Background 2172 views update:Mar 9, 2016

Better intestinal health through combined approach

Turkeys are extremely sensitive birds, especially where it concerns their eating habits and the digestion of feed ingredients. Ignoring this aspect may easily lead to nutrient losses and poor bird performance. Stimulating the development of a stable intestinal microbiota will support turkey health and performance.

By Barbara Brutsaert, product manager, Selko Feed Additives and Petra Roubos, researcher, Nutreco R&D

Common sense suggests that providing birds with clean feed, water and litter are all fundamental factors to successful turkey production. Unfortunately, in reality it is not that simple. In turkeys, many factors such as bird genetics, health status, nutrition and environment, interact and may create a number of challenges. Two thirds of the production costs in rearing turkeys is feed, and every gram of feed that is not properly used is a loss. It is therefore of utmost importance that birds maintain a balanced intestinal microbiota in order to reach optimal feed digestion. As a result, healthy intestinal integrity, growth and FCR will be reached. In the past, antibiotics were used to support digestion, but their use has led to more and more discussion due to resistance and regulatory restrictions. It is believed that increasing antibiotic resistance in human health is, to a large extent, the result of intensive antibiotic use in animal production. Consumers and legislators are increasingly demanding bans on the preventive use of antibiotics in animal food production.

Improve intestinal health status

In turkey production, Antibiotic Growth Promoters (AGP) are associated with increased nutrient absorption and energy retention. These attributes are reflected in improved weight gain and feed efficiency. Producers are aware of the need to reduce the reliance on routine use of antibiotics and consider 'antibiotic-free' as a key objective, although their financial performance remains the primary goal. As analytical techniques improve, the diversity and complexity of intestinal microbiota is revealed, and the impact that interventions such as antibiotic treatment or feed changes can have is better understood. Recent scientific research proves that supporting the intestinal health status is key to the turkey's performance and profitability, and thereby decreases the need for AGPs.

Combined approach works

As Nutreco is committed to contribute to increased intestinal health, Selko Feed Additives and Nutreco R&D developed an integrated gut health approach. This includes stabilisation of the microbiota and supporting the mucosal barrier properties.

Trials conducted using a synergistic blend of organic acids, MCFAs, slow release C12, target release butyrate and phenolic compounds (Presan) on commercial turkey farms in North West Europe demonstrated major improvements in live weight (+8.5%), FCR (-3.9%) and mortality (-35%). As can be seen from Table 1 each of the trial crops responded differently, as the production conditions evolved. Feed conversion ratios were improved in crops 1 and 3 when Presan was added to the diet in comparison to the pre-trial period. Although the FCR in crop 2 was just above target, the birds finished with a live weight at slaughter which was 19.8% higher than that of the pre-trial period. The positive effect of the synergistic blend of feed additives was especially shown in crop 1 since their live weight at slaughter was 6.6% higher than target, despite a serious E. coli outbreak present in the poults at placement.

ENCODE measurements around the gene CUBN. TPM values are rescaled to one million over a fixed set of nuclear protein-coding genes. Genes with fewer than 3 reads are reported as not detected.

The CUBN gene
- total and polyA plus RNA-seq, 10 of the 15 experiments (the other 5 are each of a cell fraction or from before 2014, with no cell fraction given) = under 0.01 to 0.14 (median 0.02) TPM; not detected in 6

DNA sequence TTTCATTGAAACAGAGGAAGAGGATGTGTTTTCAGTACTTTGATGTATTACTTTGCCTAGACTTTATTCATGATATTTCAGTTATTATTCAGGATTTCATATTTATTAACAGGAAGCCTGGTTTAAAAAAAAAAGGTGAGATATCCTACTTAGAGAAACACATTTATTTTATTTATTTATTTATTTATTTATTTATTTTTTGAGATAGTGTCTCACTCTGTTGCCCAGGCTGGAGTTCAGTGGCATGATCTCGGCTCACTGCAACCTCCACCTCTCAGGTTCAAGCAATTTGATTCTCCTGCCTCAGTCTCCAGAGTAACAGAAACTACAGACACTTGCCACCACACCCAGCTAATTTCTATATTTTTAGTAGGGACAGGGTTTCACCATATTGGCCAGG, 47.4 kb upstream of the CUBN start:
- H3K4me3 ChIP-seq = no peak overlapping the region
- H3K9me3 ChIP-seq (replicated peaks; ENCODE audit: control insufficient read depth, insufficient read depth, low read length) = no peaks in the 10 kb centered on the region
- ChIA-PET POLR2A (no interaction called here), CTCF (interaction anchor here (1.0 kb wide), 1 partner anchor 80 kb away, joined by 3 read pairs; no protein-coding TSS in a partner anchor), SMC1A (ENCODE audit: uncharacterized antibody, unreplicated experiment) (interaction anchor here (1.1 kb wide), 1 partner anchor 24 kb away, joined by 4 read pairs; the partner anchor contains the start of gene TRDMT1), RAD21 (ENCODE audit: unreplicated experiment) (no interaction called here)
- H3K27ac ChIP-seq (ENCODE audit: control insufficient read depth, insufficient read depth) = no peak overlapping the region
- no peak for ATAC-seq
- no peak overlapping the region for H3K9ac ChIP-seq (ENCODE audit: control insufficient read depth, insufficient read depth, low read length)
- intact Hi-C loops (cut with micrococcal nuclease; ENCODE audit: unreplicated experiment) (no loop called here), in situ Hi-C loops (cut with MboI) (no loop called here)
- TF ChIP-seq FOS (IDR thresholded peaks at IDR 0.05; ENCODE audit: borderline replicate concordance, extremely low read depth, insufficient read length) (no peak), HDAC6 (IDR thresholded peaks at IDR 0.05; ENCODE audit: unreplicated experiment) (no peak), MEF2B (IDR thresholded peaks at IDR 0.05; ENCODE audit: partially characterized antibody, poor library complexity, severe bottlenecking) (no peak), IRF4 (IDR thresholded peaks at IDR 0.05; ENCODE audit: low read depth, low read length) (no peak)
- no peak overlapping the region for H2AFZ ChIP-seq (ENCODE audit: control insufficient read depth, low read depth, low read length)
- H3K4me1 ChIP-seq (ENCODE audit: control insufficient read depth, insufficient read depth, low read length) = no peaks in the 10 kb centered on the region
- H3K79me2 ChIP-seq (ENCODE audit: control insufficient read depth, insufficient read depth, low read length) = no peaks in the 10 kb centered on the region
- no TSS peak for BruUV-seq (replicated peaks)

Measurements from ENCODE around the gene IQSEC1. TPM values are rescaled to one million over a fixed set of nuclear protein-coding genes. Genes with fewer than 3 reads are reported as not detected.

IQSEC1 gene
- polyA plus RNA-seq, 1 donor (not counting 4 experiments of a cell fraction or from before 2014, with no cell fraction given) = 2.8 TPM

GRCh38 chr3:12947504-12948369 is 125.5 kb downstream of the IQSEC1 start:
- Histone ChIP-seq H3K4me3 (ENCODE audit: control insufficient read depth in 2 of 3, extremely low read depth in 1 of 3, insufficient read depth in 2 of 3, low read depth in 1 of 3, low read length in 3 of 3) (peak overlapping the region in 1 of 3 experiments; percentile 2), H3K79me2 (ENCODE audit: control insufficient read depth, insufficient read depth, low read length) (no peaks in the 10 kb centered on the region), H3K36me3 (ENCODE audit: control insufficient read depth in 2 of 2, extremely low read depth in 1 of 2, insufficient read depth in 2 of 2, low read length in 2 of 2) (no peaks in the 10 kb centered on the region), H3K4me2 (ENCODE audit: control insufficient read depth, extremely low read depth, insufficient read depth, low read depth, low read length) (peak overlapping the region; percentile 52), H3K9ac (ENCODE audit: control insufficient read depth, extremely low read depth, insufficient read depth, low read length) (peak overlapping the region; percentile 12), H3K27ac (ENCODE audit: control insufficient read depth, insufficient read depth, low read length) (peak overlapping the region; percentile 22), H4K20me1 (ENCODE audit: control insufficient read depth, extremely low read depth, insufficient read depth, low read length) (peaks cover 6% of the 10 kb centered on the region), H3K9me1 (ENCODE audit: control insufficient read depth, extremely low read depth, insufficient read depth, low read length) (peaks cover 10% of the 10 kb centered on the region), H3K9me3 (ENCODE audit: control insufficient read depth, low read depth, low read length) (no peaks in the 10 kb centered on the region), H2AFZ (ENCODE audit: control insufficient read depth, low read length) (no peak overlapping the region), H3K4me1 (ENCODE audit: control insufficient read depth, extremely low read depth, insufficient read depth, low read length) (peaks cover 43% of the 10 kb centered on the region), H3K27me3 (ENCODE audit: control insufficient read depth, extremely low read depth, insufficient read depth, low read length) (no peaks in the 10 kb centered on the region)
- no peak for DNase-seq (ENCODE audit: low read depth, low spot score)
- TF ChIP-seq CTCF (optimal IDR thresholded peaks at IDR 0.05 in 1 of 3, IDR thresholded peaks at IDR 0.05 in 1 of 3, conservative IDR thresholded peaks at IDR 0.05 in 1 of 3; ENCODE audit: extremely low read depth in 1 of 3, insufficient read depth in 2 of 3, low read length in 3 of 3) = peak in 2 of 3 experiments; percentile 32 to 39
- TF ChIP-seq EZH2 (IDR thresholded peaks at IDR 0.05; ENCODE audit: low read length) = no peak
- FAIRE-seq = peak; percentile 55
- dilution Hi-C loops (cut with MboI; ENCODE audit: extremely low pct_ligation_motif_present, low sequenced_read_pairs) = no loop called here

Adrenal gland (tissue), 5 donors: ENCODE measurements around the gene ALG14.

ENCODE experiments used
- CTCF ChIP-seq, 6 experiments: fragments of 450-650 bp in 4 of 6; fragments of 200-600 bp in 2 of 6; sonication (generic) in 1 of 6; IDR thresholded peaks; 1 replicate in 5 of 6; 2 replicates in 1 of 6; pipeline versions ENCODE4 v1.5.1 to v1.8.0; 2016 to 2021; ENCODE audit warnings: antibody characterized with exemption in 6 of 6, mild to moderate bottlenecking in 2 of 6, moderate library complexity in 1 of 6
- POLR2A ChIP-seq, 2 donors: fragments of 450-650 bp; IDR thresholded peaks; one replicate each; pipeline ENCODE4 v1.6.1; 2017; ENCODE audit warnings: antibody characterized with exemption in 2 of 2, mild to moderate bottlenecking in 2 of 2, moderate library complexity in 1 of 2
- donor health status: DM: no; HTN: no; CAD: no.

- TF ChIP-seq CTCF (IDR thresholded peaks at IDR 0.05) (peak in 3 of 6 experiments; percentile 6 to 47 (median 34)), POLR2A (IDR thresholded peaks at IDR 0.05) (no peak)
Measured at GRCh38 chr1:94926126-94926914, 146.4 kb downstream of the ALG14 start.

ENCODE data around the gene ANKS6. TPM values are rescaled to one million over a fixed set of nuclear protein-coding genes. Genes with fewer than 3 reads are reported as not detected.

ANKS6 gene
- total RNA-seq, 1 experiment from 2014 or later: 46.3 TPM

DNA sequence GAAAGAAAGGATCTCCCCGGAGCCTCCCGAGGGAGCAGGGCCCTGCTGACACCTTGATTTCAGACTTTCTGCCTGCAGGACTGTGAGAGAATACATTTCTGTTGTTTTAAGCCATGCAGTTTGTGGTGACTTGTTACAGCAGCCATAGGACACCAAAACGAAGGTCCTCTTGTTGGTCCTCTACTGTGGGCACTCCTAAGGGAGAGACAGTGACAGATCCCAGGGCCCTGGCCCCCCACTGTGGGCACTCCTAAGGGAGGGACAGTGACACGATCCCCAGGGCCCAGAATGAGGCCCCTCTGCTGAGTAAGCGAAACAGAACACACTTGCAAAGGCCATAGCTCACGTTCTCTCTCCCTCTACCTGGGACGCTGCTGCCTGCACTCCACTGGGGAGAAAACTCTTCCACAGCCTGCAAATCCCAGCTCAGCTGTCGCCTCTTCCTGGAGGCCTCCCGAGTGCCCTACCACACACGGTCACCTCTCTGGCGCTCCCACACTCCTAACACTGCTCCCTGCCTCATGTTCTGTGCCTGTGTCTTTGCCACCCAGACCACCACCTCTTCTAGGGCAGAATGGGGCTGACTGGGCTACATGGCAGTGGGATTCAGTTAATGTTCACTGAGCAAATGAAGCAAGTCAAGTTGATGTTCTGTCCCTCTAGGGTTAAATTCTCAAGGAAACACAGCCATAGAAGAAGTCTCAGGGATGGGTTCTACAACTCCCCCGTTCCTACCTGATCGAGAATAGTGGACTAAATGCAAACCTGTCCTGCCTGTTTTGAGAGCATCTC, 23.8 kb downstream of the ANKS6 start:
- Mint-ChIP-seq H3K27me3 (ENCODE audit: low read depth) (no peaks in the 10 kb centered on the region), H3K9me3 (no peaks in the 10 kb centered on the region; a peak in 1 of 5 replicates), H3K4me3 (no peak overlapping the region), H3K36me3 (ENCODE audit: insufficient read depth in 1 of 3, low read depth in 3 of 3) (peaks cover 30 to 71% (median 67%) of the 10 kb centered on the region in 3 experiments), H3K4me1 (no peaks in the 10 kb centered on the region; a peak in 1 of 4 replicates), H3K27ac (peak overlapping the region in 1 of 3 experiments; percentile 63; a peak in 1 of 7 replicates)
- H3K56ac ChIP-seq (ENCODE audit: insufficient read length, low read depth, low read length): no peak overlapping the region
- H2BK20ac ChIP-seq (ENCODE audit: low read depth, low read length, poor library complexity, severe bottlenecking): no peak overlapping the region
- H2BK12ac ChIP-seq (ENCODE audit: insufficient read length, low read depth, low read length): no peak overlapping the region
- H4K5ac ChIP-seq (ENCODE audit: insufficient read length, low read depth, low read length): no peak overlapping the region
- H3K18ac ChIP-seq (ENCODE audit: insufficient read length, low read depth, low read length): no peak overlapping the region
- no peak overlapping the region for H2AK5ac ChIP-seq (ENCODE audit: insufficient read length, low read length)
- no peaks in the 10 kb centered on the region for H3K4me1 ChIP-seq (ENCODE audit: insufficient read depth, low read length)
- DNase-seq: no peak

A Canadian R&D trial in which in total 116,000 turkeys from six weeks of age till slaughter were used, showed successful results with healthy body weights and improved litter quality (Table 2). These data support that Presan helps to improve general health status and therefore decreases the need for AGPs.

Improved litter quality

In the European trials survival rate was increased, although in crop 1 an early E. coli outbreak seriously affected survival rates, rejects and 'dead on arrivals' (DOAs). In crop 3, the number of DOAs and rejects were also lower compared to that of the pre-trial period, despite the fact that a roof leaked and subsequent flooding occurred. These results show that even more positive effects of Presan might have been seen without these unforeseen events. Besides traditional technical performance figures the trials also provided data for litter scores and bedding costs. The European trials showed that when Presan was added to turkey feed, litter quality was improved, which is an indication of positive effects on microbial balance. The number of top up bales was reduced by an average of 40.7% compared to the site's standards. As a result, less time was needed for topping up litter in the houses by the site staff and bedding costs were reduced by 34% on average. Similar results were seen in the Canadian research trial. Here, the litter score was reduced by 16%. Improved litter quality not only means less bedding costs, but also decreased energy costs (heating and ventilation). Even more important is the potential improvement in footpad quality, improved final carcass quality and dressed carcass presentation. All in all, economic evaluations in North-West Europe indicated that the value per bird increased between €0.73 and €4.56 per bird when using this blend of feed additives.

The results to date support that the microbiota and gut barrier management concept can help to improve the general health status of turkeys and thereby decrease the need for AGPs.

[Source: World Poultry magazine Vol 30 nr 5, 2014]

Barbara Brutsaert

Or register to be able to comment.